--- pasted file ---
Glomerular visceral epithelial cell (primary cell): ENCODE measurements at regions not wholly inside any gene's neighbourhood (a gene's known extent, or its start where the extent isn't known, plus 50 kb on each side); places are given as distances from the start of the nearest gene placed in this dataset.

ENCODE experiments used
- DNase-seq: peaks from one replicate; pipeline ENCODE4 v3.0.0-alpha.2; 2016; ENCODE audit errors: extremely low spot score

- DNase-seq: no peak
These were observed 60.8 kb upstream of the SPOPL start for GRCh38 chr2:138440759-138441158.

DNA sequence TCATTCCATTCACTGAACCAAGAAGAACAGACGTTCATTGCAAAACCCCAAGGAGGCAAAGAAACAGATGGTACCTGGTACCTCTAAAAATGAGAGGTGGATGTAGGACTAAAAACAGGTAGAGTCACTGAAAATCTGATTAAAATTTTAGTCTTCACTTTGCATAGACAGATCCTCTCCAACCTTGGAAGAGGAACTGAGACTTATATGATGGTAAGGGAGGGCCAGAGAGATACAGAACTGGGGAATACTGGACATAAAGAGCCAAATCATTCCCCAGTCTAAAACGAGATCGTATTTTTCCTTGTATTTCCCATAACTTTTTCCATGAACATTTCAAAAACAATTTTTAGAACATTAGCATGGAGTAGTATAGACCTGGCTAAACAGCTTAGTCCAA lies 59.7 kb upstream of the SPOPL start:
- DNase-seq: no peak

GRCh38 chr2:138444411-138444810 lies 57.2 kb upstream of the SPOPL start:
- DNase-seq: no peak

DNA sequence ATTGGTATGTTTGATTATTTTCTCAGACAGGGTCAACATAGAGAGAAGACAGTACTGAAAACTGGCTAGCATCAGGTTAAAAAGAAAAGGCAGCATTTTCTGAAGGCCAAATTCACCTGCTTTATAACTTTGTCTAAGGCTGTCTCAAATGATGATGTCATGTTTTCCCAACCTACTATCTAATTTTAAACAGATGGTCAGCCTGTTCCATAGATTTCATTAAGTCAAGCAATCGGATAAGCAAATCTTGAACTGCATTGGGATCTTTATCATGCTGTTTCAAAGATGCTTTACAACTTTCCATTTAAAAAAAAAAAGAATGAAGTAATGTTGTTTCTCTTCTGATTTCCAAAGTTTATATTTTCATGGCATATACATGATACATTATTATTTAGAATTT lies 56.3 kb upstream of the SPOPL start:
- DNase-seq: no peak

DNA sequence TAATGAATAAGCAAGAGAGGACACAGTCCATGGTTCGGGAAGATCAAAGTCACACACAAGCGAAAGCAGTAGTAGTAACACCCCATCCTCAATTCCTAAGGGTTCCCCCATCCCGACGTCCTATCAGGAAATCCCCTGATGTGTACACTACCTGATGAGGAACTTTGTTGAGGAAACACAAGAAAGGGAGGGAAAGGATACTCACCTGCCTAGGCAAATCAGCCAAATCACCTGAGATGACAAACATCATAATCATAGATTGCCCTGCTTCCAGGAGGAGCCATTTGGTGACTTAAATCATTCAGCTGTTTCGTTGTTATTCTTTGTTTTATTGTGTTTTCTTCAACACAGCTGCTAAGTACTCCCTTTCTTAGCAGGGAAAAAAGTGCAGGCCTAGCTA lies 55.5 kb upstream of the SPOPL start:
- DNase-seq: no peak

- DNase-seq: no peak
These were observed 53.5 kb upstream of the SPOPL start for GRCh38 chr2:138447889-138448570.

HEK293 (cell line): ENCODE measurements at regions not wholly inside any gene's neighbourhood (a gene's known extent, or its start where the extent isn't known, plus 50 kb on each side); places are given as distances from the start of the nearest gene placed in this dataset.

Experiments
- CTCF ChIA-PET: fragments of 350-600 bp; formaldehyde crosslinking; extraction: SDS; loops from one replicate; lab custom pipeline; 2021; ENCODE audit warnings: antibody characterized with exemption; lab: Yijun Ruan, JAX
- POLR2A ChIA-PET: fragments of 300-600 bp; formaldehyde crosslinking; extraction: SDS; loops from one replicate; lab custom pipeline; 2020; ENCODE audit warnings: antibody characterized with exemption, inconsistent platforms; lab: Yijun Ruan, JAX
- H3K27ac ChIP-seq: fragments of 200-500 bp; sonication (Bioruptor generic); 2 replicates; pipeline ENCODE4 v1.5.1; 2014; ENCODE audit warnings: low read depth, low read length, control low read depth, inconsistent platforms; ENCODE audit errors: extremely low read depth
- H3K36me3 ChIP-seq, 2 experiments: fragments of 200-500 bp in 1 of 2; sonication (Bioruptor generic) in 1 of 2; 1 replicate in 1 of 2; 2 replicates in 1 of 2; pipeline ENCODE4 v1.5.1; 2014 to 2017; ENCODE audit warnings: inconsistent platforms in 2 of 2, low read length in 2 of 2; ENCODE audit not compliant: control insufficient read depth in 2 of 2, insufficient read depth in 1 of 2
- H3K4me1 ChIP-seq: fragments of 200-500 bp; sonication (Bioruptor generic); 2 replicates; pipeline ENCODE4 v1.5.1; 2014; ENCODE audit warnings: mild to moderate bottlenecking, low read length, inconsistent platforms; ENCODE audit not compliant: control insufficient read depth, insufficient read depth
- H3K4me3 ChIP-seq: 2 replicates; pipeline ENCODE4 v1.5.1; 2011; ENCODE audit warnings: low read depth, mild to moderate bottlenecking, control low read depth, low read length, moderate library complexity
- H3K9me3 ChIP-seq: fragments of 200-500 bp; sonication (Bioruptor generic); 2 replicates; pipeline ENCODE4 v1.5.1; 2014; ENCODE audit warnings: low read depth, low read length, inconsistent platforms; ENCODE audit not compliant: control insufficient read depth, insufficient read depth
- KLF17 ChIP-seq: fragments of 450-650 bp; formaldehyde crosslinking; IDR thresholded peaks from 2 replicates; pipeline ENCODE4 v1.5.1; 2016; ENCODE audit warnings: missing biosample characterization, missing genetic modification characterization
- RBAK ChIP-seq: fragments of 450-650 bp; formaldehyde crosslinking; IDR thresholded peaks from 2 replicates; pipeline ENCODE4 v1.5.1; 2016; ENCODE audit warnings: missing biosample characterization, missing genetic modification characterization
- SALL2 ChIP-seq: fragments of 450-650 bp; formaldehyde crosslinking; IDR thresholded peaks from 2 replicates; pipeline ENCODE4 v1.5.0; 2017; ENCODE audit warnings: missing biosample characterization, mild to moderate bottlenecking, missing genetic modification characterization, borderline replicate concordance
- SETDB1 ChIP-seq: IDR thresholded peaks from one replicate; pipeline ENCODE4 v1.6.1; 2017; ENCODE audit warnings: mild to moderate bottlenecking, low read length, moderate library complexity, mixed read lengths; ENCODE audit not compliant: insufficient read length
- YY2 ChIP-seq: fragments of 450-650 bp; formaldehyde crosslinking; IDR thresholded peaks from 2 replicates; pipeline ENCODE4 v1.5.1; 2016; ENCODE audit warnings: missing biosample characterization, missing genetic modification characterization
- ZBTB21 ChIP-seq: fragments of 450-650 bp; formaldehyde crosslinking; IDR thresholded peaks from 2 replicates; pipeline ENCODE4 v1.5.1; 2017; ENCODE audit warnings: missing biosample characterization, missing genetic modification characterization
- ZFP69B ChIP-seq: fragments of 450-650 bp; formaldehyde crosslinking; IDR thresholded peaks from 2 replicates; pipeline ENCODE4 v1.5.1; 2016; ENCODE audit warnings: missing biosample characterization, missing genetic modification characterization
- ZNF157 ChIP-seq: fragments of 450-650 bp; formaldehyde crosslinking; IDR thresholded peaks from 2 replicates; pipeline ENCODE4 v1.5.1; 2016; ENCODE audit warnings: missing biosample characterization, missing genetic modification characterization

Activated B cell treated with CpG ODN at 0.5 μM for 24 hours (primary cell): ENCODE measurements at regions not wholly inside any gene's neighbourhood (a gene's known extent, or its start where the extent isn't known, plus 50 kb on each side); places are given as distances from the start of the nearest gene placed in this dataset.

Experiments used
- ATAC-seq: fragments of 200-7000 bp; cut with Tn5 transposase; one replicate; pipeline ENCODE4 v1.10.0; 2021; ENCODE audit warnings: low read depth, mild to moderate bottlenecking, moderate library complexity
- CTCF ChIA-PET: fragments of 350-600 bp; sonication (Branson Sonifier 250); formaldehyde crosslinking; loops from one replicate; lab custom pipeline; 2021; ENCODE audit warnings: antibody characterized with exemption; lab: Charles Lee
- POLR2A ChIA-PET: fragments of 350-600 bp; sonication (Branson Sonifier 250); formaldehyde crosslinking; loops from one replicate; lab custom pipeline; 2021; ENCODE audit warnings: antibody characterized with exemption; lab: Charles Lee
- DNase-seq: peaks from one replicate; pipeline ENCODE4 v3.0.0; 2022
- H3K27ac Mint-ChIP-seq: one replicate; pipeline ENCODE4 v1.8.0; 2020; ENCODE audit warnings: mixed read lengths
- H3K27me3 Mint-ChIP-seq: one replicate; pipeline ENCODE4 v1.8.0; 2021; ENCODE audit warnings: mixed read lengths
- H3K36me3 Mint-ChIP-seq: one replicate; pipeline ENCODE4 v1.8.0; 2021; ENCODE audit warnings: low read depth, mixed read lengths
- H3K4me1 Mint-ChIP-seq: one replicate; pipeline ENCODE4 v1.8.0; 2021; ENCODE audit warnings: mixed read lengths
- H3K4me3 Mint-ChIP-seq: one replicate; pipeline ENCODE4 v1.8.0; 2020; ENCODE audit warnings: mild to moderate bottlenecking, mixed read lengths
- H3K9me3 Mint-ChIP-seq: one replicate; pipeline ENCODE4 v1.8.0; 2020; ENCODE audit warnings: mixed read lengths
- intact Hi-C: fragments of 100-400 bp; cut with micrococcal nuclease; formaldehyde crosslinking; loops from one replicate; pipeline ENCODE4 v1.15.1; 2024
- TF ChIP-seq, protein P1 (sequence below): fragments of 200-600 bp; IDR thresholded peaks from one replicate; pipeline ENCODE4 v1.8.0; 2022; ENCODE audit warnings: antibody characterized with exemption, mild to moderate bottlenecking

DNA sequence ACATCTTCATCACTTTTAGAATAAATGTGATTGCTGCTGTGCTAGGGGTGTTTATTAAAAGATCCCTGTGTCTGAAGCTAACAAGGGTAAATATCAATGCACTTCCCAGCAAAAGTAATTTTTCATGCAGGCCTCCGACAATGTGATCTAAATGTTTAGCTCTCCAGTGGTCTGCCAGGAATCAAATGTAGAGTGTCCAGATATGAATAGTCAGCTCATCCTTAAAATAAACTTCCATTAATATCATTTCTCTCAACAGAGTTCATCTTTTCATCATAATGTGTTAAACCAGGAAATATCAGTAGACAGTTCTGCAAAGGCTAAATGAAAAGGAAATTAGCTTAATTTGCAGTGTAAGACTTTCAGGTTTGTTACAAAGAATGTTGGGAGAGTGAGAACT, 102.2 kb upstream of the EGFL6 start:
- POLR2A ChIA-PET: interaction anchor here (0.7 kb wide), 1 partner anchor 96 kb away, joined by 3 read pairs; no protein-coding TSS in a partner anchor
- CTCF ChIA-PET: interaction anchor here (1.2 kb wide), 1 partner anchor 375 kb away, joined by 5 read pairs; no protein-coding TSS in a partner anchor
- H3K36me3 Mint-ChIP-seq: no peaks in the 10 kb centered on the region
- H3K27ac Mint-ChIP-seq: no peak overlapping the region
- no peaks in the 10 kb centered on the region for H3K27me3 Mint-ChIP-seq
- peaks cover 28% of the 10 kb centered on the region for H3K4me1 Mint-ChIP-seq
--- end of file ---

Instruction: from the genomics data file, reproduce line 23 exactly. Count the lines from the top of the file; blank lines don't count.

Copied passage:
- H3K4me3 ChIP-seq: 2 replicates; pipeline ENCODE4 v1.5.1; 2011; ENCODE audit warnings: low read depth, mild to moderate bottlenecking, control low read depth, low read length, moderate library complexity